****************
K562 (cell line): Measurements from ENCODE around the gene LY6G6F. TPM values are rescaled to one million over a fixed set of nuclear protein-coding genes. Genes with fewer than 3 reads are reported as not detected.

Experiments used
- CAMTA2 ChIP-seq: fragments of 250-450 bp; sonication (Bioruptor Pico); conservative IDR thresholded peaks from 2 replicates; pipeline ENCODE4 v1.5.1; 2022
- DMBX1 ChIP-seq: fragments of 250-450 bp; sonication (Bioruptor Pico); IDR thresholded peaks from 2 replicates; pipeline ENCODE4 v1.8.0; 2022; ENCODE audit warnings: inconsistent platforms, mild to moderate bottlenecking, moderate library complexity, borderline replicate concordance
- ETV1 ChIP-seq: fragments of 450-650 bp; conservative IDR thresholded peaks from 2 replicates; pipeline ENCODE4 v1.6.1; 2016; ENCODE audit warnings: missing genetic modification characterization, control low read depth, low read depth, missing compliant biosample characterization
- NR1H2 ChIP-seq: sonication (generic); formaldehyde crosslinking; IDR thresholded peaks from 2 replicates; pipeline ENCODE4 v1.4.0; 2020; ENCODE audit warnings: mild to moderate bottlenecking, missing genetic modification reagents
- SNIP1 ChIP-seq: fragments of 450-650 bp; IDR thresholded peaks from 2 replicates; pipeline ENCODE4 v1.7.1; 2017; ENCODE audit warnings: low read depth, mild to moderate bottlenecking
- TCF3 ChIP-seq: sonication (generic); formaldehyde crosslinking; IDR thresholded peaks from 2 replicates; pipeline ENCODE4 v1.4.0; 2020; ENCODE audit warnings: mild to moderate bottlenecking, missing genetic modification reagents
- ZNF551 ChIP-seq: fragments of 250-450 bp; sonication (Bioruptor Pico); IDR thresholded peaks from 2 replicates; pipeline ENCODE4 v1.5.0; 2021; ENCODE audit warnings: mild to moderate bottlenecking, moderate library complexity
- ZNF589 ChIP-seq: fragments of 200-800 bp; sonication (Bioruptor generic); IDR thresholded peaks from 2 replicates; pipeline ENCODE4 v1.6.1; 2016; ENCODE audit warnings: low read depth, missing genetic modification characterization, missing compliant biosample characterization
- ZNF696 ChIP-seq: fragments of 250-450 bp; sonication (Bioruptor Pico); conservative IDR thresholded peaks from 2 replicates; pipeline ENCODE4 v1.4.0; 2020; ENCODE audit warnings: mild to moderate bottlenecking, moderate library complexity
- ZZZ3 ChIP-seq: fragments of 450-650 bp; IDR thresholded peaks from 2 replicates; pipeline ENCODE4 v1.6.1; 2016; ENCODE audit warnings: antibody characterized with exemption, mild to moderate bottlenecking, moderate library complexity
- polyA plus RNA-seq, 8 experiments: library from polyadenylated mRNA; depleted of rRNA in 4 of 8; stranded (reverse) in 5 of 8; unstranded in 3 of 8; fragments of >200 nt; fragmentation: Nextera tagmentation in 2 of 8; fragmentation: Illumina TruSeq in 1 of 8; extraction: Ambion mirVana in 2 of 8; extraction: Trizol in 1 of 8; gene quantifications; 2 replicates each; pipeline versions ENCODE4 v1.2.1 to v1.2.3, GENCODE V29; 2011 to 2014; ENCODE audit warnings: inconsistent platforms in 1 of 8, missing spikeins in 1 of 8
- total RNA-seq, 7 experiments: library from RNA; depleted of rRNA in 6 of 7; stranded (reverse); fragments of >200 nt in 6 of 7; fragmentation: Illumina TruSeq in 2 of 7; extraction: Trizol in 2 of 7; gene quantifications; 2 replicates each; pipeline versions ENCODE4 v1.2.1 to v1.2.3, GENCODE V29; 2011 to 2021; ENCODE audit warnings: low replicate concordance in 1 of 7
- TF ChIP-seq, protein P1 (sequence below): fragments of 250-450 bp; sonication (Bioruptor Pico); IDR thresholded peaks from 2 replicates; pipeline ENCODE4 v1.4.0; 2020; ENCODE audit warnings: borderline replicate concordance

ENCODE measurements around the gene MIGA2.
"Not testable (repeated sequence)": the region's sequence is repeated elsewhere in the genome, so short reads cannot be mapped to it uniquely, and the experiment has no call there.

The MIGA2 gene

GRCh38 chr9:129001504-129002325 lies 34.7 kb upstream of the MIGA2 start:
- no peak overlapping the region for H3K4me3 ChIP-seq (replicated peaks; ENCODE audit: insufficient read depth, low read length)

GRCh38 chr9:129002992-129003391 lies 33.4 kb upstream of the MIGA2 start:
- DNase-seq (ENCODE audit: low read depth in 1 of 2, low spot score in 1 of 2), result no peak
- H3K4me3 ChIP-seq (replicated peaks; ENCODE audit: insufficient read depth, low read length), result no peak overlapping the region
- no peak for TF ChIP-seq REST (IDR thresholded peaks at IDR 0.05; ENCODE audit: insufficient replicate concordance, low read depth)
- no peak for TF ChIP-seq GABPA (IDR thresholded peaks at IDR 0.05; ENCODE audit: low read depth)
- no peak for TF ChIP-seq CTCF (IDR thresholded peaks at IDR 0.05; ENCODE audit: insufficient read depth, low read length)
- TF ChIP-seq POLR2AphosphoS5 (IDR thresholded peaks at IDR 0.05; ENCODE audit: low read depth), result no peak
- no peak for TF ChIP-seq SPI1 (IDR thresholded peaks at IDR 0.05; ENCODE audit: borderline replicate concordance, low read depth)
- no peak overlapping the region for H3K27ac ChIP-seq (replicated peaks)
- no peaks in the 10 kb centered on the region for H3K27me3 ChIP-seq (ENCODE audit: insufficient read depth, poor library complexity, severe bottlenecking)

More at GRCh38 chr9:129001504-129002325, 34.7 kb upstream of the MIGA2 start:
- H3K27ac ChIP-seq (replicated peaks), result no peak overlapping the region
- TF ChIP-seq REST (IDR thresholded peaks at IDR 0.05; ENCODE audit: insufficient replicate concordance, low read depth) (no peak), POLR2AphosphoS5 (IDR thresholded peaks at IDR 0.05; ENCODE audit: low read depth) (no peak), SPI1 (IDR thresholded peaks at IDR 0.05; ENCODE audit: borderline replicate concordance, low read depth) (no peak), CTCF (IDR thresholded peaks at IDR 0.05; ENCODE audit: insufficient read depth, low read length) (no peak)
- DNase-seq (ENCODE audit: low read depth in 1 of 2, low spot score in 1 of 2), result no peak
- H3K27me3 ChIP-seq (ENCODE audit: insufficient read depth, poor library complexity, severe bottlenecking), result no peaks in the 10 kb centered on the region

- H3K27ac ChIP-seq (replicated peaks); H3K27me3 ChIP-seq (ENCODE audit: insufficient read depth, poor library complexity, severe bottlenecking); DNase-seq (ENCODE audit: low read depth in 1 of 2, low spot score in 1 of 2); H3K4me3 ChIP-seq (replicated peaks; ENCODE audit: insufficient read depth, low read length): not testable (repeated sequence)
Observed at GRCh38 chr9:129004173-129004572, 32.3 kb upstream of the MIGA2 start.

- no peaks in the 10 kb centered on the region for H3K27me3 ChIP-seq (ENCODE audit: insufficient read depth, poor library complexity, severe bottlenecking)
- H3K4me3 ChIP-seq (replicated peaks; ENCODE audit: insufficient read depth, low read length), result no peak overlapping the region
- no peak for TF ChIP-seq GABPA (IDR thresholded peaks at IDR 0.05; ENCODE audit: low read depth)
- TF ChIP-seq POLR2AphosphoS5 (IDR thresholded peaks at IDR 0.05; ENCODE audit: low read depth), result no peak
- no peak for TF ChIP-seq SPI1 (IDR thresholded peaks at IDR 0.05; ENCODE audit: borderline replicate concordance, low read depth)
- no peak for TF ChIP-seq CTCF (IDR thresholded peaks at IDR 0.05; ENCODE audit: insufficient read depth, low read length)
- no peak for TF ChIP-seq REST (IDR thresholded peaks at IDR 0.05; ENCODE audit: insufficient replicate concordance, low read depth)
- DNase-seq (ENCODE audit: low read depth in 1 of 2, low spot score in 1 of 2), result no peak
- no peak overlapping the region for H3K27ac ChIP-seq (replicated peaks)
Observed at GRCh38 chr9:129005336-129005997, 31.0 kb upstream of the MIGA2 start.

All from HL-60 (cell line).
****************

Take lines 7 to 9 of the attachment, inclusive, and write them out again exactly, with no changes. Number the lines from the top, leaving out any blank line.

- SNIP1 ChIP-seq: fragments of 450-650 bp; IDR thresholded peaks from 2 replicates; pipeline ENCODE4 v1.7.1; 2017; ENCODE audit warnings: low read depth, mild to moderate bottlenecking
- TCF3 ChIP-seq: sonication (generic); formaldehyde crosslinking; IDR thresholded peaks from 2 replicates; pipeline ENCODE4 v1.4.0; 2020; ENCODE audit warnings: mild to moderate bottlenecking, missing genetic modification reagents
- ZNF551 ChIP-seq: fragments of 250-450 bp; sonication (Bioruptor Pico); IDR thresholded peaks from 2 replicates; pipeline ENCODE4 v1.5.0; 2021; ENCODE audit warnings: mild to moderate bottlenecking, moderate library complexity